The Eye Bank of South Australia
The Co-ordinator of the Eye Bank of South Australia at Flinders Medical Centre is Margaret Philpott.
The Eye Bank has made possible more than 2000 corneal grafts since 1982.
At Flinders Medical Centre, current eye research is improving the success rate of corneal transplantation and the Ophthalmic Day Surgery Unit
enables some patients to have surgery without hospitalisation.
|Margaret Philpott, Eye Bank coordinator|
What the Eye Bank does
For many people the faces of their loved ones are just a blur. Imagine for a moment what that must be like.
The sight of many vision-impaired people can now be restored by an operation known as a corneal graft or corneal transplant.
Unfortunately, this operation can only take place when a suitable cornea becomes available, and the only source of corneas is the donation of eyes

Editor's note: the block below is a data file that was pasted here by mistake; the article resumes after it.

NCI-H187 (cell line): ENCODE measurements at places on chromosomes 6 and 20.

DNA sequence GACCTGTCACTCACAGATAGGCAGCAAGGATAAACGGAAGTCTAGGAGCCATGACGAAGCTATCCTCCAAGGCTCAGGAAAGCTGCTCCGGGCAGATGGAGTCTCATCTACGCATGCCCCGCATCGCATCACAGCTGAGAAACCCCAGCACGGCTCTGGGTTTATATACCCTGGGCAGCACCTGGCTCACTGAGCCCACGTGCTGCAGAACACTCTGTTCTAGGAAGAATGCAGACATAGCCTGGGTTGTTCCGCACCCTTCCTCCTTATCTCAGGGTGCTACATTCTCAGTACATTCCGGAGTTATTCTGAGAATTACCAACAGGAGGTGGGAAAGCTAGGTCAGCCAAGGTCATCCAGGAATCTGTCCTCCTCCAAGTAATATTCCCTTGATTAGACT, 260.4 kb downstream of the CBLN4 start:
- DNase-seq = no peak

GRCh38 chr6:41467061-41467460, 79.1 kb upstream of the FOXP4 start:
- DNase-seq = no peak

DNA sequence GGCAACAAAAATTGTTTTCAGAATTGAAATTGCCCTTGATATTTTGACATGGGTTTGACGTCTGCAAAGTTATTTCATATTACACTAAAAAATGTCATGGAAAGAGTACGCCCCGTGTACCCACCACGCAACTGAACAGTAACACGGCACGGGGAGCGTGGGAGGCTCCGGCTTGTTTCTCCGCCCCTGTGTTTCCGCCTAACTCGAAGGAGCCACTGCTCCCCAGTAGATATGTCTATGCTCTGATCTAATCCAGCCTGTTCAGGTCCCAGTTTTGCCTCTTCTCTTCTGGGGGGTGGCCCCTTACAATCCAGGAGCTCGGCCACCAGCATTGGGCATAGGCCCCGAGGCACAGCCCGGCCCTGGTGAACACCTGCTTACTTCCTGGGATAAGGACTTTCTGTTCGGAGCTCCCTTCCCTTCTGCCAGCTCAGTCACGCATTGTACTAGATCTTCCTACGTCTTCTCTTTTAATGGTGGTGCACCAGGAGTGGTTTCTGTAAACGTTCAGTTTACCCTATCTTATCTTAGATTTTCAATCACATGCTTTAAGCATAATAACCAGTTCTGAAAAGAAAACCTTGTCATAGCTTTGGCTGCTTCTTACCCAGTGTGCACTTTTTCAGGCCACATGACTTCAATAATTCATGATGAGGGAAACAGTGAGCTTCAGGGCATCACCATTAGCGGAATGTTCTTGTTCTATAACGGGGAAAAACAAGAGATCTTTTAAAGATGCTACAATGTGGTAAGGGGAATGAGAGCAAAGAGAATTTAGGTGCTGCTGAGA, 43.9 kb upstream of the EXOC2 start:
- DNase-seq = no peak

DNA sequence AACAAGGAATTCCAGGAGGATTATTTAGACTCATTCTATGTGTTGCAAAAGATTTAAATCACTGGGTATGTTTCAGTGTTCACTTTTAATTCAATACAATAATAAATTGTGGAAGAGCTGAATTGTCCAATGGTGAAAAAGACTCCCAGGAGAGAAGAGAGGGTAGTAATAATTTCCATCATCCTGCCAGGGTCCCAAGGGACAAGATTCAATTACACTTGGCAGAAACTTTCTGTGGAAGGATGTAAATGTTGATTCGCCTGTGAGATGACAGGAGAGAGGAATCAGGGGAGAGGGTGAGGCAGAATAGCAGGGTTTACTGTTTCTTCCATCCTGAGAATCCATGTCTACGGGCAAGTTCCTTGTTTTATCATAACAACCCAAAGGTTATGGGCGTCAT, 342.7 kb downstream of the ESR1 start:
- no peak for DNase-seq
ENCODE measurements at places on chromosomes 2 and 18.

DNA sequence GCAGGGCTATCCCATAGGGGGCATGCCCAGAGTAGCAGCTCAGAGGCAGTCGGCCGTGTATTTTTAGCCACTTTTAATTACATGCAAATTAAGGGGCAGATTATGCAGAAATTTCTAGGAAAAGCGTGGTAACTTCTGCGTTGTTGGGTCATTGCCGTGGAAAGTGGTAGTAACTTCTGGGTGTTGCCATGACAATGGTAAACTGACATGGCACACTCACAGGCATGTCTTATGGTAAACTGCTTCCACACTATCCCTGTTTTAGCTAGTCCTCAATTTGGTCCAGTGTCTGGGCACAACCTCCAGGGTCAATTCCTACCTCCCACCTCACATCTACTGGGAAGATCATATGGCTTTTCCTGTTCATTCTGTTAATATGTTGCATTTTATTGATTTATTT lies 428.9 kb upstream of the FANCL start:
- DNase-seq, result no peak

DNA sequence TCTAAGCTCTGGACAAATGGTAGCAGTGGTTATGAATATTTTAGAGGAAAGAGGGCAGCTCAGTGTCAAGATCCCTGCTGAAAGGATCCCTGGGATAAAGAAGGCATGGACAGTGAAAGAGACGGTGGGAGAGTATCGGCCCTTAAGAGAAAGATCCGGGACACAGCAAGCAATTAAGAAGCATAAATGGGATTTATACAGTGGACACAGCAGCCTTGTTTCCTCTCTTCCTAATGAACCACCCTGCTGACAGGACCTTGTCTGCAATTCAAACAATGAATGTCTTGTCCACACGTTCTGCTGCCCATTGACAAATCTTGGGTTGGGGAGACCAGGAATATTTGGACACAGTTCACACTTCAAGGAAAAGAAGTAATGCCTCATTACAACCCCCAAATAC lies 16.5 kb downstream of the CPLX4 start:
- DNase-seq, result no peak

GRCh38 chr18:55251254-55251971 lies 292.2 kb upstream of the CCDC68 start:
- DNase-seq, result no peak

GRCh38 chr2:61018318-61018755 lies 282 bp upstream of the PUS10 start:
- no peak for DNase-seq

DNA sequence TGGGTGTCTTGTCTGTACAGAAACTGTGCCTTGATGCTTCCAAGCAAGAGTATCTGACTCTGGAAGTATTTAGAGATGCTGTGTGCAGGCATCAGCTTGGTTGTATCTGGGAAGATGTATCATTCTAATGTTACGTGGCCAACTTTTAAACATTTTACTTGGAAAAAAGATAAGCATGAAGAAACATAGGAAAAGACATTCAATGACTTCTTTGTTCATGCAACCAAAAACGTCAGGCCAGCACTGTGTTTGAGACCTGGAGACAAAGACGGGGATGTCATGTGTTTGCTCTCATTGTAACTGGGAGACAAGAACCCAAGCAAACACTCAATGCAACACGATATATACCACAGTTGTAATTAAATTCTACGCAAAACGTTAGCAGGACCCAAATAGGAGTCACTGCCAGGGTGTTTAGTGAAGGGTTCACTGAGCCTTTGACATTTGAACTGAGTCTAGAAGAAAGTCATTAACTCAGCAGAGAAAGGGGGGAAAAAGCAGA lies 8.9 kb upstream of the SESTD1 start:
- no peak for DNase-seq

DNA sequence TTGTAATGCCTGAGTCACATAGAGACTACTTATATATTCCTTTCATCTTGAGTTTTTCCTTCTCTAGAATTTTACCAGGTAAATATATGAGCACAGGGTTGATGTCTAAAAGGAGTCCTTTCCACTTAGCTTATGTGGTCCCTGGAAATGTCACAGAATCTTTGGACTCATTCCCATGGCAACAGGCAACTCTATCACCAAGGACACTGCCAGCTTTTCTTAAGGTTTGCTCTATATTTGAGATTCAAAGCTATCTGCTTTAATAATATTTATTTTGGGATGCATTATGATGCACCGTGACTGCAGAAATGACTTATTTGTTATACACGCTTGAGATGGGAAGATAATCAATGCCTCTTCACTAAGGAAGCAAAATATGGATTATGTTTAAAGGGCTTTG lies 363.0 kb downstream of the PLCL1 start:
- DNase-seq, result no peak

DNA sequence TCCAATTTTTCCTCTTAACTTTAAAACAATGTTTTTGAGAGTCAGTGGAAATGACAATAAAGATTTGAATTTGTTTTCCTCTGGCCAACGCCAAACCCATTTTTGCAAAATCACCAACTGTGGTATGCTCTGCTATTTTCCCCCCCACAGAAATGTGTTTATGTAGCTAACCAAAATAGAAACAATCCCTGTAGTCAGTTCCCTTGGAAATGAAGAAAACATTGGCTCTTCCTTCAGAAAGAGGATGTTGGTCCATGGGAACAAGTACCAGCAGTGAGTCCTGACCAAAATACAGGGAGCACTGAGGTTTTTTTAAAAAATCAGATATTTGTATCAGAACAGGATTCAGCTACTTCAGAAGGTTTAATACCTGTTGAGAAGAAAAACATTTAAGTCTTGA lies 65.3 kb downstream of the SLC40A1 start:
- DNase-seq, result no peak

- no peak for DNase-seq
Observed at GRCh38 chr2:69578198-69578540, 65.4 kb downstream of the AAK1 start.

from recently deceased persons.
- is the clear film-like tissue that covers the front of the eye
- is called the window of the eye because it is the first place light hits the eye
- may become cloudy through injury or disease and this may result in loss of sight.
- involves the removal of the unhealthy cornea and its replacement with a clear healthy cornea from a donor.
The Eye Bank collects and distributes donor corneas for transplantation.